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I resist the urge to title this entry as "The monster speaks". Knowing the history of RIAA as of late and their actions, you can barely get yourself to even read what its president has to say. Should you need a reminder just think of all the not-so-rich families which have been sued over their heads for supposed copyright infringement even without proper evidence and a transparent process.
For long, Java was among software that presented some major legal and political hurdles to GNU/Linux. Including Java in a GNU/Linux distribution meant tainting it with non-free software, something not all GNU/Linux users are keen on using. Another which the Java issue is usually paired with is Adobe Flash, and indeed the two were on the spotlight of FSF's efforts of developing some kind of a solution, a Free alternative. But today, Sun is resolving the Java issue once and for all. Java is becoming Free Software and Richard Stallman, the FSF founder himself, is endorsing it. What a great day and a big win for Free Software! Let's hope that Flash goes next. There is some hope after the recent partnership between Mozilla Corp. and Adobe.
A recent article by LinuxJournal's Nicholas Petreley, named "A five year deal with Microsoft to dump Novell/SUSE", points to the contradiction in statements of the two companies in regard to the patent infringement issue and calls for two things, for customers and users to essentially boycott Novell SuSE ("first front") and FSF to take a stand and actually sue Novell ("second front"). The latter is obvious from a statement which also reflects an apparent disagreement with GPLv3 as means of combating DRM, quoting:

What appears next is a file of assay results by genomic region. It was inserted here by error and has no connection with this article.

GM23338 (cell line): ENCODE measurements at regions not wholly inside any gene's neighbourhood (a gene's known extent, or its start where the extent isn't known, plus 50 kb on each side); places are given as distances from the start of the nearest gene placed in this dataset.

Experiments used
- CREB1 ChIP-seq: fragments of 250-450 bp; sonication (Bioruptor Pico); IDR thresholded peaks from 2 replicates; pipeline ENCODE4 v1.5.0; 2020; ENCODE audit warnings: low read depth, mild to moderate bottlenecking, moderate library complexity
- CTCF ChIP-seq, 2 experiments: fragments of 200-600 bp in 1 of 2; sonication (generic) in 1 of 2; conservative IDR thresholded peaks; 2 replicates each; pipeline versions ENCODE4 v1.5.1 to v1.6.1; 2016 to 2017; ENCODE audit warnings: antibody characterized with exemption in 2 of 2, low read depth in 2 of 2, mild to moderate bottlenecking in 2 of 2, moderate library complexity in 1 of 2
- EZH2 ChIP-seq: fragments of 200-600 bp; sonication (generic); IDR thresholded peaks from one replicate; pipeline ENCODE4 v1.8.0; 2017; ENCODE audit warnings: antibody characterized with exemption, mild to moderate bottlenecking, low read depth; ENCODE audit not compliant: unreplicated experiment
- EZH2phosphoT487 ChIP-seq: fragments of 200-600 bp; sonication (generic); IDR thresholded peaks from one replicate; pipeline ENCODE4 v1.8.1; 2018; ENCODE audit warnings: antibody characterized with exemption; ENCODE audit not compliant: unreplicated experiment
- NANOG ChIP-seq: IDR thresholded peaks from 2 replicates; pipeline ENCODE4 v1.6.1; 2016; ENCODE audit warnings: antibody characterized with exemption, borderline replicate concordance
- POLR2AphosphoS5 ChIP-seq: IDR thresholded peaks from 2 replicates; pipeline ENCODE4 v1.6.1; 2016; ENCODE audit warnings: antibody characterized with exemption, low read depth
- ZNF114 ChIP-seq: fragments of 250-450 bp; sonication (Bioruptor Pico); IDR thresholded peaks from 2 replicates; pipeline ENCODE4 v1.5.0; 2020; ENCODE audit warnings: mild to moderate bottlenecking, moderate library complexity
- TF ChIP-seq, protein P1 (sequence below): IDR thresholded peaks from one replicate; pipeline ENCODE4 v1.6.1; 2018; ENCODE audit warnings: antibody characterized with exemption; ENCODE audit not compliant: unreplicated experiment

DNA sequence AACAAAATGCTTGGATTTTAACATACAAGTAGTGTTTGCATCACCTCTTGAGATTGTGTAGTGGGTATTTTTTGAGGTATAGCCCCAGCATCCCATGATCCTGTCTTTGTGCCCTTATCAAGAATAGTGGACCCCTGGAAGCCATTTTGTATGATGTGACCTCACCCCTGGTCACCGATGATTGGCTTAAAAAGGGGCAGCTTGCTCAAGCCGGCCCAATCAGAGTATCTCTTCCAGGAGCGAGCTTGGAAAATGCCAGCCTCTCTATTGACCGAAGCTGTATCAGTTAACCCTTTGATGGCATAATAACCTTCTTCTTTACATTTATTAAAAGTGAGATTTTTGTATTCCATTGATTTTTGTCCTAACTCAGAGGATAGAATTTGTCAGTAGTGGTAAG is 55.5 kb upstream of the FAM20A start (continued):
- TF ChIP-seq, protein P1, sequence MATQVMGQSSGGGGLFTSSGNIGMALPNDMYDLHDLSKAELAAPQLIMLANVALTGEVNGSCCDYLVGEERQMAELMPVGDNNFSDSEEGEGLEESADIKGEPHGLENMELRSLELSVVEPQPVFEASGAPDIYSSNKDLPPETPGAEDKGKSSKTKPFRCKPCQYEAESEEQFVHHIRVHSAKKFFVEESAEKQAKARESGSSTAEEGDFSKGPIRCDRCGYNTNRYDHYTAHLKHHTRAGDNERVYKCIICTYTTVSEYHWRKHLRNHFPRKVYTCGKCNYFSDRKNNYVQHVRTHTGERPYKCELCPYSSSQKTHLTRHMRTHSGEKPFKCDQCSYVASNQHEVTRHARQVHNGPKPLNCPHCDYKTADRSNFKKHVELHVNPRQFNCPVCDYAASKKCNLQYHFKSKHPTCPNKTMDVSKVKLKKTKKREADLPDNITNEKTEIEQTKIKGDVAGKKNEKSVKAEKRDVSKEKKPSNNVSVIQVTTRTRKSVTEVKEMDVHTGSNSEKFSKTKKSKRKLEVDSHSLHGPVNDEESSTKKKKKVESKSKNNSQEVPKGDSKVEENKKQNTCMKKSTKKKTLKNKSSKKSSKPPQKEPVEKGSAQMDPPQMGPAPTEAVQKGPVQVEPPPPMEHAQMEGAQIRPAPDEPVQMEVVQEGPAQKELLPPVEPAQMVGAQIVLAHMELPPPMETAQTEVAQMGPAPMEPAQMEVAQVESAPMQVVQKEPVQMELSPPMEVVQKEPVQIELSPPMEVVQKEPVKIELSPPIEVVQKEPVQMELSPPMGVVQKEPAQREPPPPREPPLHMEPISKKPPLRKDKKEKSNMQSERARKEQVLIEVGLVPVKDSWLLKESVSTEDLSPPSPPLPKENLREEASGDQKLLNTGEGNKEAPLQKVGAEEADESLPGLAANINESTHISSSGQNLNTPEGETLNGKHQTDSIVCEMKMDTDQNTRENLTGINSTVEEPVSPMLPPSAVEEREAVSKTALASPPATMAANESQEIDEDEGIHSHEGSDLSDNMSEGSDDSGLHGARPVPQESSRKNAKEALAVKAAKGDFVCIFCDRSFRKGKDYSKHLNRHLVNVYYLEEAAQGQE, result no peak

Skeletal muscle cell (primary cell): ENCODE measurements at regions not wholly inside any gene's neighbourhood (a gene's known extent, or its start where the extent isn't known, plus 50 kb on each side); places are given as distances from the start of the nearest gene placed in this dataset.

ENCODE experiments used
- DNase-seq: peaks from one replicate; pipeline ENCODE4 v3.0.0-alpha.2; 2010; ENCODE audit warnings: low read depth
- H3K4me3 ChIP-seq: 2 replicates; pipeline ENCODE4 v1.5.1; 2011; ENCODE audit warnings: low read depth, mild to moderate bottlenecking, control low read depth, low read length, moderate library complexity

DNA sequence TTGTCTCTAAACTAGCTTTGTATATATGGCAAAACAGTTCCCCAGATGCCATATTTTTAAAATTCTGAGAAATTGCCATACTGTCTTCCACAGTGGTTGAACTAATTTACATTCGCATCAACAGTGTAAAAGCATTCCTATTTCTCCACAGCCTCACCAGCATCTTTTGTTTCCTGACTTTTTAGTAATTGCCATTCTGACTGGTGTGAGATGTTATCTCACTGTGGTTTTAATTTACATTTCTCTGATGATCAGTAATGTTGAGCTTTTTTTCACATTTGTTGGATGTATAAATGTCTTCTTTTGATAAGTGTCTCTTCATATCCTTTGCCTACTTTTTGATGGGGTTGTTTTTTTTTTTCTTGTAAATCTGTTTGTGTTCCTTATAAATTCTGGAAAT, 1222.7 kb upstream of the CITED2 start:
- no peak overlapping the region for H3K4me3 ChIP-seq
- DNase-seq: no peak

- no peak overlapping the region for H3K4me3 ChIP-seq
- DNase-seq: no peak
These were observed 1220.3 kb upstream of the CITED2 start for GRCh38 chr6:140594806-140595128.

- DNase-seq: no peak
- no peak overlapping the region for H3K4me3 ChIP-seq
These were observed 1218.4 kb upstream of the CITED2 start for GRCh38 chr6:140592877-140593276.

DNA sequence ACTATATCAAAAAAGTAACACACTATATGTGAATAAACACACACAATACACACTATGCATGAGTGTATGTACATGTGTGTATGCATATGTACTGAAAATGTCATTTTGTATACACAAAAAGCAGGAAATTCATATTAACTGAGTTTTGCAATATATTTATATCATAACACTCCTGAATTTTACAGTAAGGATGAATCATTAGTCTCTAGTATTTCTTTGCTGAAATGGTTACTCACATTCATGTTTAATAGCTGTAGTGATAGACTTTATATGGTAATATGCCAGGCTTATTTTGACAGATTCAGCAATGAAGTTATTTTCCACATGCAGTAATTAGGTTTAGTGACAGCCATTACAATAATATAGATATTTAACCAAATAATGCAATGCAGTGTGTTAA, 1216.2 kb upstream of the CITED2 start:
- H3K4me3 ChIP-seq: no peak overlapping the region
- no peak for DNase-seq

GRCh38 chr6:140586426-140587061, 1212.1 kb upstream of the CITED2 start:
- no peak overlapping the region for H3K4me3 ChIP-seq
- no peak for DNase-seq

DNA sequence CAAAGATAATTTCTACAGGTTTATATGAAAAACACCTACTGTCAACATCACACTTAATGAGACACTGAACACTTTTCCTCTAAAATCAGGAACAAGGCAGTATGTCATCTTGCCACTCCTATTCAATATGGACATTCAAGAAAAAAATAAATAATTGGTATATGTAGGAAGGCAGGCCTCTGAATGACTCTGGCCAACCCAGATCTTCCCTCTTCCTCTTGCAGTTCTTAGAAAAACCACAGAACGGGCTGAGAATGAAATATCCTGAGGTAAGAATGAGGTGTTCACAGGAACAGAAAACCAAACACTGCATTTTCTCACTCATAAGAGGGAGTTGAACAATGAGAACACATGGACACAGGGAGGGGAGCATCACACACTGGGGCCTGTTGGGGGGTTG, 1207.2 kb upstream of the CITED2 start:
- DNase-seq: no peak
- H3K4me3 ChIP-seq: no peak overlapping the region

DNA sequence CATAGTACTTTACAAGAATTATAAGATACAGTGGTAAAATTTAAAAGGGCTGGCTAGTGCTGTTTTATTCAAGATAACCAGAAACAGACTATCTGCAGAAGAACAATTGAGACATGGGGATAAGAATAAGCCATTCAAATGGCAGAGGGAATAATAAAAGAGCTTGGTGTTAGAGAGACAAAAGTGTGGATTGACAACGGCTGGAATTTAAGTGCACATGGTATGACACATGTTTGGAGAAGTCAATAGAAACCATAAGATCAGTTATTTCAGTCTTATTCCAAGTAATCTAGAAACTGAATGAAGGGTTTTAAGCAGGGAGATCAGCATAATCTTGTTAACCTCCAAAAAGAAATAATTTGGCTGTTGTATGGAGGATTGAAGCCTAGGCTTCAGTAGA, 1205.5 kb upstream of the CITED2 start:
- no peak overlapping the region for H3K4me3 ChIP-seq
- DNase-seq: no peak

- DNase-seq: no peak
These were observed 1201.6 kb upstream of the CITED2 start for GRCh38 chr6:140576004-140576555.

Doc Searls has published a well written article on what is an extremely important issue today, the issue of ownership of ideas, contrasting the lock down of innovative ideas with the value of opening them up towards further cooperative development. He has named the article as Ten ideas about Ideas presenting ten points about the nature of ideas and the best way to release their potential.
Excuse a rather extreme contrast painted by the title as I point you to quite an interesting article on Free Software Magazine about recent events regarding the deal between Novell and Microsoft and how it relates to the Free Software community. The contrast is put between a 100% Free Software distribution which has had it's first major release under FSF's sponsorship, gNewSense, and our latest apparent sell out, Novell.
On a related note, RedHat has already had its say on this controversial deal and has quite provocatively stated that they will be here in one year and Novell will not.